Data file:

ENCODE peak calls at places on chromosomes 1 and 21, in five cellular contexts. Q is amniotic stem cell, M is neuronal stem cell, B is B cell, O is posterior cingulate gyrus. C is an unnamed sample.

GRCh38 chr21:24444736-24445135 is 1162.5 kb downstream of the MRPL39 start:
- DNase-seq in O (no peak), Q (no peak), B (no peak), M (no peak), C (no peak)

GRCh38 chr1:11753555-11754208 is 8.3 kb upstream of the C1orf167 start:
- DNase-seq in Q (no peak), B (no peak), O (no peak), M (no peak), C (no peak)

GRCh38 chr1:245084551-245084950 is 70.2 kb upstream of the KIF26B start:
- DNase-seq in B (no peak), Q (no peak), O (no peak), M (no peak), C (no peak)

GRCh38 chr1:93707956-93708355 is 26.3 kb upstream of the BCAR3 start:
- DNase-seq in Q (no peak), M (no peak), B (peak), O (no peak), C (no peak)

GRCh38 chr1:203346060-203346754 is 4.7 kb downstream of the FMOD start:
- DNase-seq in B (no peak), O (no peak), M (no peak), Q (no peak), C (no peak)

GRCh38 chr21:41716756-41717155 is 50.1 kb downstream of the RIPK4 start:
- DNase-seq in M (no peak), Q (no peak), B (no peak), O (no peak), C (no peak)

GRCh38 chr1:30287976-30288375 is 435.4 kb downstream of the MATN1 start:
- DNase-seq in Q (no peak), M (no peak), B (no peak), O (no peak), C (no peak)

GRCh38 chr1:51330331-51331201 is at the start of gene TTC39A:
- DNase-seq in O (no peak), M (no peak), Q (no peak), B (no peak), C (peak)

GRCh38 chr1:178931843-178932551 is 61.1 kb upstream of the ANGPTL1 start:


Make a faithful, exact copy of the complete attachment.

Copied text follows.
ENCODE peak calls at places on chromosomes 1 and 21, in five cellular contexts. Q is amniotic stem cell, M is neuronal stem cell, B is B cell, O is posterior cingulate gyrus. C is an unnamed sample.

GRCh38 chr21:24444736-24445135 is 1162.5 kb downstream of the MRPL39 start:
- DNase-seq in O (no peak), Q (no peak), B (no peak), M (no peak), C (no peak)

GRCh38 chr1:11753555-11754208 is 8.3 kb upstream of the C1orf167 start:
- DNase-seq in Q (no peak), B (no peak), O (no peak), M (no peak), C (no peak)

GRCh38 chr1:245084551-245084950 is 70.2 kb upstream of the KIF26B start:
- DNase-seq in B (no peak), Q (no peak), O (no peak), M (no peak), C (no peak)

GRCh38 chr1:93707956-93708355 is 26.3 kb upstream of the BCAR3 start:
- DNase-seq in Q (no peak), M (no peak), B (peak), O (no peak), C (no peak)

GRCh38 chr1:203346060-203346754 is 4.7 kb downstream of the FMOD start:
- DNase-seq in B (no peak), O (no peak), M (no peak), Q (no peak), C (no peak)

GRCh38 chr21:41716756-41717155 is 50.1 kb downstream of the RIPK4 start:
- DNase-seq in M (no peak), Q (no peak), B (no peak), O (no peak), C (no peak)

GRCh38 chr1:30287976-30288375 is 435.4 kb downstream of the MATN1 start:
- DNase-seq in Q (no peak), M (no peak), B (no peak), O (no peak), C (no peak)

GRCh38 chr1:51330331-51331201 is at the start of gene TTC39A:
- DNase-seq in O (no peak), M (no peak), Q (no peak), B (no peak), C (peak)

GRCh38 chr1:178931843-178932551 is 61.1 kb upstream of the ANGPTL1 start: